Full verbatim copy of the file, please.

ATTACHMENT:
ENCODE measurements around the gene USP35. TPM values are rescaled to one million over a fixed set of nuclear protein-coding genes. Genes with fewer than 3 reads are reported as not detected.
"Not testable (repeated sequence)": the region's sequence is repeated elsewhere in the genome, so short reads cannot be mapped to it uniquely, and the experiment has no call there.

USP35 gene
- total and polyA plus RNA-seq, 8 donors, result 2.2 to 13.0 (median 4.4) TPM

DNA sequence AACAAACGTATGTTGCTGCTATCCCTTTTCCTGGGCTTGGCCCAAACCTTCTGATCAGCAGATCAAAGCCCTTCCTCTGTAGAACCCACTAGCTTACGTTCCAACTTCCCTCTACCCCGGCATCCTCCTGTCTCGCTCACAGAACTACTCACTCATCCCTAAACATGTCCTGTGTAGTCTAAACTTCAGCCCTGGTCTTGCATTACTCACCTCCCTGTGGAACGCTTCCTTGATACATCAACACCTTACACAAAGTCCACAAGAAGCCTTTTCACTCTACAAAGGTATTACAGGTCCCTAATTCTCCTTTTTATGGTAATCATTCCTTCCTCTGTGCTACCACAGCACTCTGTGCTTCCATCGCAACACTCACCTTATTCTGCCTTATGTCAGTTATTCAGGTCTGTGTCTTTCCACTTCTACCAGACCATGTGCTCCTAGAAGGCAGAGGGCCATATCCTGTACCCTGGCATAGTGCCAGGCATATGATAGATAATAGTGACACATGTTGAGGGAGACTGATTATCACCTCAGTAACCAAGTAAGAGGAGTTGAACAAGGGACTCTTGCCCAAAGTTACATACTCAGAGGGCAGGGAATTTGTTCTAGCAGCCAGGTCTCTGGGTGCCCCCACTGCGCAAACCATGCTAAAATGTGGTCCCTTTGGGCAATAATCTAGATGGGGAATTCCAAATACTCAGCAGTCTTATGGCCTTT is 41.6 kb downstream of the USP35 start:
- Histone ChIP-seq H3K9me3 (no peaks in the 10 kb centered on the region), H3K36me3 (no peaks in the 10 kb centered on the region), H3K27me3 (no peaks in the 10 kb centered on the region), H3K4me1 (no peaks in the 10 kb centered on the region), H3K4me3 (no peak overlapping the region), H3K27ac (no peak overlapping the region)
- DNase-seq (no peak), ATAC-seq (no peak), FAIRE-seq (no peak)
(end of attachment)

ENCODE measurements around the gene USP35. TPM values are rescaled to one million over a fixed set of nuclear protein-coding genes. Genes with fewer than 3 reads are reported as not detected.
"Not testable (repeated sequence)": the region's sequence is repeated elsewhere in the genome, so short reads cannot be mapped to it uniquely, and the experiment has no call there.

USP35 gene
- total and polyA plus RNA-seq, 8 donors, result 2.2 to 13.0 (median 4.4) TPM

DNA sequence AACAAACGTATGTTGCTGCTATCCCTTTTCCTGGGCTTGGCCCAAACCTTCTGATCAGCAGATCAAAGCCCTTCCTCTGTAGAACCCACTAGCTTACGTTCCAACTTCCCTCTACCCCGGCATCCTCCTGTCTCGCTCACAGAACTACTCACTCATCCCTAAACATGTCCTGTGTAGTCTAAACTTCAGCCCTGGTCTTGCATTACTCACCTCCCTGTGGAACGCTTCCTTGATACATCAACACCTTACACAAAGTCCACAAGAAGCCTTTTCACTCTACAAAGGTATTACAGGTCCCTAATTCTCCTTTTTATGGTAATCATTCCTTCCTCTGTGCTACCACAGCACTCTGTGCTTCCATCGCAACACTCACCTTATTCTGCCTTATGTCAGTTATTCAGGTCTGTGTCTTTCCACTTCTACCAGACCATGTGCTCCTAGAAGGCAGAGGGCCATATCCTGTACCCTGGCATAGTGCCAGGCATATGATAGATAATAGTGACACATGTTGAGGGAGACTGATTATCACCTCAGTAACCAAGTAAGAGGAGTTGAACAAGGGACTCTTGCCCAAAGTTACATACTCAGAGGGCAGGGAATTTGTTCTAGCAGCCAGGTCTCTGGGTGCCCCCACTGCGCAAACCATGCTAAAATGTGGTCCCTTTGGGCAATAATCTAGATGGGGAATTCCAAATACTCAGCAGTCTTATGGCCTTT is 41.6 kb downstream of the USP35 start:
- Histone ChIP-seq H3K9me3 (no peaks in the 10 kb centered on the region), H3K36me3 (no peaks in the 10 kb centered on the region), H3K27me3 (no peaks in the 10 kb centered on the region), H3K4me1 (no peaks in the 10 kb centered on the region), H3K4me3 (no peak overlapping the region), H3K27ac (no peak overlapping the region)
- DNase-seq (no peak), ATAC-seq (no peak), FAIRE-seq (no peak)